Can A Tranportation Bill Pass Without Earmarks?

Transportation bills are notorious for being chock full of earmarks, and with new attention being brought to curbing them, how will good policy get passed? A handful of experts are discussing the problem over at the National Journal.
December 7, 2010, 8am PST | Tim Halbur
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Greg Cohen, President and CEO of the American Highway Users Alliance, says it is possible to curb earmarks:

"The prospect of an earmark-free bill could be exciting for transportation stakeholders in that passage of the bill would have to depend on the strength of the bill's policies, rather than the goodies in it for individual districts."

Phineas Baxandall, a Senior Analyst with U.S. PIRG, says that Cong. Jim Oberstar put new controls into effect that could make a difference this time around:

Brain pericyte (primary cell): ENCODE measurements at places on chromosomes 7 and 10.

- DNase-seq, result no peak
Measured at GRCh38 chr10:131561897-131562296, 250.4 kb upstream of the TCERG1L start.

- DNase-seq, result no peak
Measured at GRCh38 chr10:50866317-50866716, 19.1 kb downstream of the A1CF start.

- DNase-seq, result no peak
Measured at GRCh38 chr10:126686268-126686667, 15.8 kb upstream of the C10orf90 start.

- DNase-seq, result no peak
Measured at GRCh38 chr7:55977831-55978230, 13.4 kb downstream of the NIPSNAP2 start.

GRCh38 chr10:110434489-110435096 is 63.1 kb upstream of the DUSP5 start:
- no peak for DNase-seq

"Under Oberstar's watch, the Committee established rules requiring that earmarked projects have the support of local public officials, a plan for how to fully fund the project, information about the project's benefits, and proof that the member of Congress submitting the request will not benefit financially from the project."

The discussion continues over at the National Journal.

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Published on Tuesday, December 7, 2010 in NationalJournal
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